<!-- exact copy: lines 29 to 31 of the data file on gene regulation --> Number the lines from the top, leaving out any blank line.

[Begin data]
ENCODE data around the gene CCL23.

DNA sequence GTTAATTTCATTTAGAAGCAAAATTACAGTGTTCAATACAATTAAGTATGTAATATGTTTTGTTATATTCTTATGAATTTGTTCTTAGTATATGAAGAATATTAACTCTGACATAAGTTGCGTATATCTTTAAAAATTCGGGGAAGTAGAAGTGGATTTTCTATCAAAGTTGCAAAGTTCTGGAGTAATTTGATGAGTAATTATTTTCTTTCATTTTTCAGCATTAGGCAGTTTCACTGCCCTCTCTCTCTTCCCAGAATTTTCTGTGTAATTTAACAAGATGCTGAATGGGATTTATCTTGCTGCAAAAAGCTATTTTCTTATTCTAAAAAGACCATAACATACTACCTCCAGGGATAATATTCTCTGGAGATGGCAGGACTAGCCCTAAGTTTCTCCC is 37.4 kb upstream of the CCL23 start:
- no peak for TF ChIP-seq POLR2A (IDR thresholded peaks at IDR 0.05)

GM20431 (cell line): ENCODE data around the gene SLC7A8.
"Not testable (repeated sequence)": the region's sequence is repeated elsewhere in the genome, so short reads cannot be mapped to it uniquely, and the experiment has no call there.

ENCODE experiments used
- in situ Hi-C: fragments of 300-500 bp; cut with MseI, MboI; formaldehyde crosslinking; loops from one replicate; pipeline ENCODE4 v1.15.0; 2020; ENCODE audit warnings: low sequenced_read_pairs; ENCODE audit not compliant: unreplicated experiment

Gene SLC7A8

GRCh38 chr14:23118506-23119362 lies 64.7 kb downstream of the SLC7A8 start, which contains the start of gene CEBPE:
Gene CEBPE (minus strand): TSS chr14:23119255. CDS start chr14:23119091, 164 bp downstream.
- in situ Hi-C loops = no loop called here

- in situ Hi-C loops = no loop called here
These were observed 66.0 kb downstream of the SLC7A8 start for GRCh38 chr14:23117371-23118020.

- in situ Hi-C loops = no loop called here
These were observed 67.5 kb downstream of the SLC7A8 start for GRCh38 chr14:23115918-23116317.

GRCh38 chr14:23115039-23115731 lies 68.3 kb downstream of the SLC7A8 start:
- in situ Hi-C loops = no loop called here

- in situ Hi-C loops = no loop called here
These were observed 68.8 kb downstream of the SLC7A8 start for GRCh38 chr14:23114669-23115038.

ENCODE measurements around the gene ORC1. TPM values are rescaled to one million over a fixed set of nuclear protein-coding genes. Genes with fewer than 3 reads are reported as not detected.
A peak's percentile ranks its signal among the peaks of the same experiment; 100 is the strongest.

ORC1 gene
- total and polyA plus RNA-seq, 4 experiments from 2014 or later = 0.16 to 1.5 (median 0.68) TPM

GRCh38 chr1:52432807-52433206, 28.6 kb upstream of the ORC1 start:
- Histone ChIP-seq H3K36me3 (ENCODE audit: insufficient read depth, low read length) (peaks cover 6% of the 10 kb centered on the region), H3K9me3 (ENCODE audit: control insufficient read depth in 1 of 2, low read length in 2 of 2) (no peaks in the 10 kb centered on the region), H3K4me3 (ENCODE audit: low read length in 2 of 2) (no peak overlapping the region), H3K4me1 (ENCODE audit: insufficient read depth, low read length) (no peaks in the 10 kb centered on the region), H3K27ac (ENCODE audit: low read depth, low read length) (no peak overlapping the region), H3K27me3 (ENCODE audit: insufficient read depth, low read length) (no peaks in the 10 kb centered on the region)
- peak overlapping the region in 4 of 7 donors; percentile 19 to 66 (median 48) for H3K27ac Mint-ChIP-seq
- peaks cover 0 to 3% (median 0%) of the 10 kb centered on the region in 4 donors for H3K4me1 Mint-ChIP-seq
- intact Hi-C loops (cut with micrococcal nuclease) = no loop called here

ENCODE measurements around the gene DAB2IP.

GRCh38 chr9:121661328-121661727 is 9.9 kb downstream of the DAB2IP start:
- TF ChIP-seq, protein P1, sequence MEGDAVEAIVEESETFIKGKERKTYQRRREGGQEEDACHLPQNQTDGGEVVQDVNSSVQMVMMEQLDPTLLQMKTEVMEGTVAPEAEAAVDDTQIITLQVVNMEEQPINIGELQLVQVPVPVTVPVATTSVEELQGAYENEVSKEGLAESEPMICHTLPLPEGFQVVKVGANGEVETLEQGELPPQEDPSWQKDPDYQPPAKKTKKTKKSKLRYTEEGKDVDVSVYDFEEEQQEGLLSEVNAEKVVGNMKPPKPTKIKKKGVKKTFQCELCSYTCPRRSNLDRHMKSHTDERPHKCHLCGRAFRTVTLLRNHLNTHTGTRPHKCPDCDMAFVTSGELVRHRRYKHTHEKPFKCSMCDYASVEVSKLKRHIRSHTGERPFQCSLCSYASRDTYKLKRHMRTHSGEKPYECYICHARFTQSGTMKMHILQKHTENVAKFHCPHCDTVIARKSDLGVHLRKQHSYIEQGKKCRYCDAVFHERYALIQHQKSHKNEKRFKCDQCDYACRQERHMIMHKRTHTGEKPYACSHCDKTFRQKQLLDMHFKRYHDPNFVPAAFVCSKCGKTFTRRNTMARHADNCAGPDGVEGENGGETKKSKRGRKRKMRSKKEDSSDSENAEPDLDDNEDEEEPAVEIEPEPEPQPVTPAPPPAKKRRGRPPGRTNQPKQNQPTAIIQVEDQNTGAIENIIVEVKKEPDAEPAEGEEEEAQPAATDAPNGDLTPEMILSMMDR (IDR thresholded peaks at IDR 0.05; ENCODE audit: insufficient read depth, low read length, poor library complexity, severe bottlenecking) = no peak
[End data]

ENCODE measurements around the gene DAB2IP.

GRCh38 chr9:121661328-121661727 is 9.9 kb downstream of the DAB2IP start:
- TF ChIP-seq, protein P1, sequence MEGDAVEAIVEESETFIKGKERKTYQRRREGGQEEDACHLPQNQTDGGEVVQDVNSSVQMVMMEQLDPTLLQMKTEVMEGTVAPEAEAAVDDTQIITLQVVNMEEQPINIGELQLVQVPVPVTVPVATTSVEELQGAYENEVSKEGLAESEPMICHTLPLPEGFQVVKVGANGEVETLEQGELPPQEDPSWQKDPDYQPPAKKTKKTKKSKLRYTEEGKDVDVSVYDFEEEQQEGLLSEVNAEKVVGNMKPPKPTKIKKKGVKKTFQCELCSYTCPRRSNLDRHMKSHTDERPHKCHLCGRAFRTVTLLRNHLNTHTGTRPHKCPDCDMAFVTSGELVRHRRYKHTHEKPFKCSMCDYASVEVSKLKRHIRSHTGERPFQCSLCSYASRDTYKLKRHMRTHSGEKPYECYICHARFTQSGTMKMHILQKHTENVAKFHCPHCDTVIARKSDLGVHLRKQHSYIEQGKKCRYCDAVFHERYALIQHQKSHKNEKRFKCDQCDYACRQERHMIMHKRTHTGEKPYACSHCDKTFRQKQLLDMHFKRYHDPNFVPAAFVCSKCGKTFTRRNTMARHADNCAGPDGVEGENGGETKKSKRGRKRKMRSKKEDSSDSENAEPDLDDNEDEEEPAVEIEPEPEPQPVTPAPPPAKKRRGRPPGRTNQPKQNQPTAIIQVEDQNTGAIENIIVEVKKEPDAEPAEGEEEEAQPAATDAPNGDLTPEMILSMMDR (IDR thresholded peaks at IDR 0.05; ENCODE audit: insufficient read depth, low read length, poor library complexity, severe bottlenecking) = no peak